Collaborative book production can take many forms. It can be a managed closed group - similar to traditional publishing - or it can be a more open flow of contributors - similar to wiki production models.
Both have their merits but by far the most popular is the managed closed process. The managed process can be extremely tedious and slow. For a good account of how tedious you may wish to read more about the OReilly process as it is outlined online1. The Oreilly process is lightweight in comparison to some (notably academic) book production processes but it's bad enough. It is because of the tedium and slowness of these processes that I have avoided them and instead I have been unpeeling those managed layers and peering into the supposed abyss of open collaborative book production for the past 5 years. The model is simple - anyone can jump in and change any book at anytime.
This approach is not common however. There seems often to be an unspoken assumption that control is necessary and books must be protected. Protected from harm – not just the malicious kind but harm inflicted by contributions that lower the quality of the text. My experience from 5 years running an entirely open system (FLOSS Manuals) is that there is little to fear and much to gain by losing control. In five years running FLOSS Manuals I have not seen a single malicious edit. It seems to be the case that if people are not interested in your book they will leave you alone. I have found that the approaches to the text are sensitive and respectful and more often than not they improve the work – sometimes in very surprising ways. If you open yourself up to collaboration it is very interesting what can happen. On one early open book I worked on a retired copy editor who I had never met (at the time) went from top to bottom of the 45,000 word text in his free afternoons and made an incredible improvement to the text. I would like to have thanked him at the time but I didn't know who it was until later.
The trick is not to protect the text but to manage the social processes surrounding it. It is actually hard to get people to collaborate - most people do not want to disappear into the authorial reputation of someone else - which one reason why equal credit for any contribution is important. You need to work on coaxing people to get involved and some are harder to convince than others. The best strategy to get people involved however is to make it as easy as possible. Do what you can to welcome people in and make the process easy (both technically and socially) - it will be harder than you think to get uptake but the results are rewarding. The process is very much like open source software production. In early waves of open source mania many projects were started with the belief that the coders would 'just show up'. But communities (most anyway) do not develop like that. They need someone dedicated community leader / manager / guru to put the time in and make people feel part of the process. A book is a community and it needs this kind of leadership - a community of book producers with multiple books needs this even more.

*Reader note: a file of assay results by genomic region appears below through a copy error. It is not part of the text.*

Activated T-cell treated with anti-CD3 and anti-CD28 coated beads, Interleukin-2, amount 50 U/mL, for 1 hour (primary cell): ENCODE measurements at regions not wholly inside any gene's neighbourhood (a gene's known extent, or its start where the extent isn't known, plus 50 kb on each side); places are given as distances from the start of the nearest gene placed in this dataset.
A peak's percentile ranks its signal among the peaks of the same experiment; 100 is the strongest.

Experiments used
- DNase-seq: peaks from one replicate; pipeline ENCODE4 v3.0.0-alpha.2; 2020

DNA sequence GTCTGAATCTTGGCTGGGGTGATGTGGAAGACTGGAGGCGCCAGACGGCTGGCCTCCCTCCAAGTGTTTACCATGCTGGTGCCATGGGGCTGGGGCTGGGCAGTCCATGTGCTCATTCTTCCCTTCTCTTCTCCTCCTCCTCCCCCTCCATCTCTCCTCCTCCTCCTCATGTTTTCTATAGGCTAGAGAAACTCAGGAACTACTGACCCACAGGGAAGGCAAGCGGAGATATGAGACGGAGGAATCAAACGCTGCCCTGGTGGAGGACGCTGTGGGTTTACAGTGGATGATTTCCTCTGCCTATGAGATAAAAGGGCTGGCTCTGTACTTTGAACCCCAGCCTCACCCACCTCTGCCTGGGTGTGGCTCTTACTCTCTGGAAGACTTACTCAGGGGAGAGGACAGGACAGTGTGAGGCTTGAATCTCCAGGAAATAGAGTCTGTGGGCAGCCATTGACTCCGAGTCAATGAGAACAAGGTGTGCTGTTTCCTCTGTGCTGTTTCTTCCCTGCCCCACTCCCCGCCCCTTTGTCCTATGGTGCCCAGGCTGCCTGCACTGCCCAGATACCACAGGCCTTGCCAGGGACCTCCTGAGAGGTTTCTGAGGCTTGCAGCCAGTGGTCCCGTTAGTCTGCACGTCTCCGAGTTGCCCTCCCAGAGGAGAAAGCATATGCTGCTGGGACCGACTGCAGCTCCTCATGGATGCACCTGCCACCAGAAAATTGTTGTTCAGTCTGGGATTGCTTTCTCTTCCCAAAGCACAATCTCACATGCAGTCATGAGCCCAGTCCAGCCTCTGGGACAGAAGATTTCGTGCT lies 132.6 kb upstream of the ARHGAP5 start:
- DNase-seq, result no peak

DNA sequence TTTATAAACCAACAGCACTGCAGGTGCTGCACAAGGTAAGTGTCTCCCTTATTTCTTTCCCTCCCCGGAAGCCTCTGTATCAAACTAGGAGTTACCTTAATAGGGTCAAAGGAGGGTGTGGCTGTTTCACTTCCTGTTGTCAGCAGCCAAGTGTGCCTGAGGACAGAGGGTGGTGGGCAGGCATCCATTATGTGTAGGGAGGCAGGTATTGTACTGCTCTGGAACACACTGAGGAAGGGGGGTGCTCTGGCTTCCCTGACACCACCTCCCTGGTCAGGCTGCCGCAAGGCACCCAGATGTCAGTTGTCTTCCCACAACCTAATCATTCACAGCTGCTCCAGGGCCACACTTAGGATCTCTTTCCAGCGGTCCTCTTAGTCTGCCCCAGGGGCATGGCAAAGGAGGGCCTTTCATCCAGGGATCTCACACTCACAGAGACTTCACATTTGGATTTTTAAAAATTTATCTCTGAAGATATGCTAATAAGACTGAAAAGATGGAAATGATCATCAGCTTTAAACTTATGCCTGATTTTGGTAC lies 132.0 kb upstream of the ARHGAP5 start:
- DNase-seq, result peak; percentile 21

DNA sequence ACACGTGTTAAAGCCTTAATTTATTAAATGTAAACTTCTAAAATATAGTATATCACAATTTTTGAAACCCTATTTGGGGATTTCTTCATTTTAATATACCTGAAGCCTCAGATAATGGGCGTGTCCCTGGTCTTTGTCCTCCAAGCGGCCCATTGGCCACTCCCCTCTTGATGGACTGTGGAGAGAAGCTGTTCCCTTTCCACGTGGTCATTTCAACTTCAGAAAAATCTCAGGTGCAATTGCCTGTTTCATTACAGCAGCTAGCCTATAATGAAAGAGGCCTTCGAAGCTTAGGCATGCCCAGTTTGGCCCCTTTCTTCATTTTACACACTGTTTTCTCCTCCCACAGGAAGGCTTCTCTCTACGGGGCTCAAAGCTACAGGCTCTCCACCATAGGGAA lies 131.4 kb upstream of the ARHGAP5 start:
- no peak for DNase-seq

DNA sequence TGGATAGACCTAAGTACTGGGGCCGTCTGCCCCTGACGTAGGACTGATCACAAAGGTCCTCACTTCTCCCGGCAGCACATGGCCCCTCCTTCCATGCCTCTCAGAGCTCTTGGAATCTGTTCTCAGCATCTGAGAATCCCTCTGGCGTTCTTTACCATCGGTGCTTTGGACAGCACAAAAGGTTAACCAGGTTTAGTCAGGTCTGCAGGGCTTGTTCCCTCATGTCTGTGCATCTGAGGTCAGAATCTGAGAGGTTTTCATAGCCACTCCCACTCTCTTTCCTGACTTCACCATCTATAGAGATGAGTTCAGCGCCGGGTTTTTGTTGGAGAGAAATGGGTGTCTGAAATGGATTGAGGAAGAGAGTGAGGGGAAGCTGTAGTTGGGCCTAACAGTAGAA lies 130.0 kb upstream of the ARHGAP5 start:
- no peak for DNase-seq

Unlike open source software development however open book development benefits from relinquishing as much control as possible. The best philosophy is to make contributions easy to make and then manage the result. Open Source usually works the other way round - vet contributions closely and avoid calamity. But in my experience this does not work in the book world and it doesn't need to. Books can be vetted after the contributions - nothing gets broken if there is a mistake (unlike code) and so put in place technical and social processes to watch the content and manage the result.
It is often harder than you think to attract attention and contributions. It often relies on how effectively you can get the word out and how attractive you make the offer. You need to reach out to people and inspire them. The more direct the approach the better – one to one face to face conversations work best, personal emails work well, emphasising concrete outcomes is very likely to improve results, as is making the offer fun, relevant and illustrating a real need. But the usual rules apply for attracting collaboration in any realm – its a mix of luck and getting the tone and channels right.
Once the contributions start rolling in then it’s up to you to manage this process. If things get out of control clone (copy) the book and decide on a more moderate development approach. However the best tool for managing input and getting the book to where you want it to be is social management. You need to coerce the contributors to come along with you and share your vision of what the book should be. At the same time you need to also be able to make the process satisfying to them which means that the contributors must also have a say on what the book should be. The process needs to be a moderation of both top down and ground up processes.
So ‘how to control’ a book is a question with some merit but can only be answered from the perspective of managing social processes not managing content. If you can lose the feeling that you must control the book and instead relinquish as much control as possible you will be surprised and very probably excited by the results. In a world of free culture its all about the art of losing control…